which one for me?

Hi all. I have recently learned Series 90 of GS. I notice that no one talks about this version. Perhaps because it’s not very effective when it comes to speed…??! I am about to start studies on Diamond Jubilee and perhaps Simplified. I wonder, which version out of all six has what benefits and disadvantages? And I’ve also noticed that no one seems to talk about Centennial. Why is that? Isn’t that the most recent one? 

(by misssuzzette for everyone)

14 comments Add yours
  1. Suzette, this is from a third person's point of view–I'm a Pitman writer–but I think Simplified is probably the happiest medium.

    A very respectable speed potential, but not a too mindnumbing number of brief forms to remember…

    As for Centenial, it came out after Shorthand had already died. Shorthand was killed by 1) computers and 2) Series 90, which had a speed potential of barely 100wpm. Why bother?

  2. If you learned S90 well, you will find DJS a breeze. There are some differences. In DJS, the ending -sume is "s-m", whereas in S90 is "s-u-m". Likewise, "-sumption" is "s-m-sh" in DJS, and "s-u-m-sh" in S90. Also, the prefix "post-" (as in "postage") is expressed by a "p" in DJS, whereas it is spelled out in S90.

    The following words are brief forms in DJS: big (b-g), during (d-r), gone (g-n), great (g-r), how (o-u), merchandise (m-e-ch-d-ai-s), merchant (m-e-ch-t), must (m-s), purpose (p-r-p), put (p), railway (r-a), shall (sh), such (left s-ch), those (left th-s), upon (p-o-n), use (e-u), why (ai), work (u-k), year (e-r), and yet (e-t).

    (Incidentally, DJS is the only series of Gregg Shorthand that uses the combination "uk" for the brief form of "work." All other series use "rk.")

    That's basically DJS for you. If you want to continue with DJS, don't start with the basic book. Go on with the dictation, transcription, or speed building books.

    While I could summarize the differences between S90 and DJS here, there are many more differences between S90 and Simplified — too many to put in a post.

  3. Welcome, misssuzette.   Unfortunately we do trash S90 a fair amount in earlier posts, but one thing you will learn is that almost no one in the group is still using the series they first learned. Members who learned DJS now do Simplified or are learning Anny. People who started with Simplified now do Pre-Anny. The letter forms are all the same, and learning a blend you've never encountered before could be fun.   I started with Notehand, then to DJS, and once I'm finished the manual, I'm moving to Simplified. (Note: shorthand police, i've been doing a little cheating in terms of reading, but I've been writing only DJS.)   I always misread the "you can" for work. And I cannot write that rk blend with any fluency no matter how hard I try. I can do it in a word but not by itself. When I'm going fast, u-k just happens and I don't have to think about it. In Notehand, I think work was u-e-r-k.   But I'm really liking other things in Simplified (I learned DJS first). The o and u hooks on their sides and, of course, the brief forms other than work.

  4. Wow, talk about switching systems. I started with Speedwriting using my mother's textbooks from secretarial college. That as in 6th grade.   As a senior in college, I started dabbling with DJS, which I liked; but it didn't lend itself as well to medical shorthand. So I switched to Simplified. I used medical Simplified from medical school (1983-87) thru present.   In 1998, I came across Expert Shorthand by Clyde Blanchard and Charles Zoubek. This text borrows heavily from some of the pre-Simplified material. That got me into expert level, which I currently use.   Brian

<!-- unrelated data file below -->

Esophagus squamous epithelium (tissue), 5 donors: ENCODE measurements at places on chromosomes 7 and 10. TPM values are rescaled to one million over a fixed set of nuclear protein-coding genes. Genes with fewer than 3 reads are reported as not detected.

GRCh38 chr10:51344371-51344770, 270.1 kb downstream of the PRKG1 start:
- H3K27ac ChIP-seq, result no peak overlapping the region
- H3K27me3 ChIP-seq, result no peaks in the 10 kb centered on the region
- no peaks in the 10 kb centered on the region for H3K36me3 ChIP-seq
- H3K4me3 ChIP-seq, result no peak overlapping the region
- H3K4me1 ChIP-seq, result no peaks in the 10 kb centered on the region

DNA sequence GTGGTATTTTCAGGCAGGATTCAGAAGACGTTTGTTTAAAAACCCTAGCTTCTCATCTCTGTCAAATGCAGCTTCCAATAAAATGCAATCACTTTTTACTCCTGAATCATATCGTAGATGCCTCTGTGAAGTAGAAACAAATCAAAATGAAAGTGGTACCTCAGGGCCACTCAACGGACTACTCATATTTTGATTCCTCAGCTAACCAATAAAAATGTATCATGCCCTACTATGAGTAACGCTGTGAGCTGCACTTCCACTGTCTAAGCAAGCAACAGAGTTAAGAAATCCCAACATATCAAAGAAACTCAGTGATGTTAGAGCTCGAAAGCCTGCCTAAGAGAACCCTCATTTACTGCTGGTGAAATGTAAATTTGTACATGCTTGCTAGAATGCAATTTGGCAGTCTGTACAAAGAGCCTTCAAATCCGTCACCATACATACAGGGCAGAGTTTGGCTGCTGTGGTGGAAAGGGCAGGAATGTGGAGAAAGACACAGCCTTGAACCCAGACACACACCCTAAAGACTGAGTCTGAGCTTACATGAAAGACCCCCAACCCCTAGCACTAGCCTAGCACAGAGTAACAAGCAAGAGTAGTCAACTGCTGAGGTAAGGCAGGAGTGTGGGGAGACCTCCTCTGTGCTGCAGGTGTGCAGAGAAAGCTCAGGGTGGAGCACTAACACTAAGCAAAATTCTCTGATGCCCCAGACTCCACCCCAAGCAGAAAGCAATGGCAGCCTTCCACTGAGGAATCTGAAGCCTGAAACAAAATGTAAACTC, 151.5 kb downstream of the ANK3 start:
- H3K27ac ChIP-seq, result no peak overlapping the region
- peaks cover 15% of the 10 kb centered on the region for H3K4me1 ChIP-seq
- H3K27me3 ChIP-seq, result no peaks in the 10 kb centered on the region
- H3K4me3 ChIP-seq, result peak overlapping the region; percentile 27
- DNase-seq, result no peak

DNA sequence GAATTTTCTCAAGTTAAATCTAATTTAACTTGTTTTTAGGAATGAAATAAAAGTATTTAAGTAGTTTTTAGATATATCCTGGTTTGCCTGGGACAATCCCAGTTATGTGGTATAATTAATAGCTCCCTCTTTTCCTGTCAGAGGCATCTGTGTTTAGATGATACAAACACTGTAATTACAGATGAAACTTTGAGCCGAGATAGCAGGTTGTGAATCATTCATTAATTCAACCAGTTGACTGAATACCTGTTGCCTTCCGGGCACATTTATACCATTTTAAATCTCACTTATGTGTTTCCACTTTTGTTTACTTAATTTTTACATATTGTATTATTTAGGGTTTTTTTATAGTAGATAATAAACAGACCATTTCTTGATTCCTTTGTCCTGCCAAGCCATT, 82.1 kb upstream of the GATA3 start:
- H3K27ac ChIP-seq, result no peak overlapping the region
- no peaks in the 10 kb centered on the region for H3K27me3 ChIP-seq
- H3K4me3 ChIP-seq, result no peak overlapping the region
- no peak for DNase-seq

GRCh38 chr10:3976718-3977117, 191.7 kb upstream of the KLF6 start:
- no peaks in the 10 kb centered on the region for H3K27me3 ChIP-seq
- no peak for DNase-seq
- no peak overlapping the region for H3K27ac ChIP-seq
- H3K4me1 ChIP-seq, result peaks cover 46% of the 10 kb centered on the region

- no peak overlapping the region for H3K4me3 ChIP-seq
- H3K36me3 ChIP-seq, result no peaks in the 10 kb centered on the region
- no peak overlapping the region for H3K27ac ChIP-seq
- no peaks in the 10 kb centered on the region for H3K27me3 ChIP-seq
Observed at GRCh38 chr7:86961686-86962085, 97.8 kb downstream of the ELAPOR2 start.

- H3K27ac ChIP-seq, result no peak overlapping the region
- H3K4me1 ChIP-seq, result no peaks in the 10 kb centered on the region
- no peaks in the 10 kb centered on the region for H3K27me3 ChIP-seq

5. The reason for changing rk for "work" to uk in DJ was the thought that too many reverse curves (more than 2) would be a problem to write and to read. The form for "worker" would be a perfect example.

    Keep in mind that DJ was the first Gregg to drop the disjoined T's and disjoined R's. Therefore, rkr was considered unacceptable.

    No, I have NO idea why that reverse-curve rule was a problem. . . . After all, I just worked there!


  6. That's funny that "work" is mentioned.  I always write "work" instead of "car" while I'm at work LOL (we deal with company vehicles)… I forgot that DJS had uk for work… I've been learning Anniversary now.   And I have a Simplified Expert Shorthand book (I think it's to learn how to do political shorthand stuff) and I can read that fairly well. Anyway, just thought I'd throw that in… Debbi

  7. Yea I read that somewhere here and am finding the "shortcuts" they have in there are actually Anniversary words.  So it is easy.  If I've learned them, I'm finishing up learning Anniversary.  But it's nice to use as reading material and interesting to read, funny at times too. Debbi

  8. So, Chuck, didn't you tell us that the DJS and S90 Expert Speed series are identical, too? Are there big differences between the DJ/S90 and the Simplified/Anny sets? Or are they all very similar?   Have the planned or published a set for Centennial?

  9. Debbi, if you didn't know, the Expert shorthand simplified and anniversary versions are virtually identical in the content.  There are a few differences in the shortcuts, but the articles are the same in both books (save a few exceptions).  Actually, I use the shortcuts for everyday writing.  The reading material is actually pretty good.

  10. Yes, there are differences.  Remember that DJS was the first version developed specifically for business use.  So the reading/writing selections in the expert shorthand speed books are more commercial in nature for DJS/S90 , while the anniv/simplified is more literary, congressional speeches, legal, and the like.   To my understanding, an expert speed book for Centennial was never published.  But IMO you can still use the DJS or S90 books, with very little loss of continuity.

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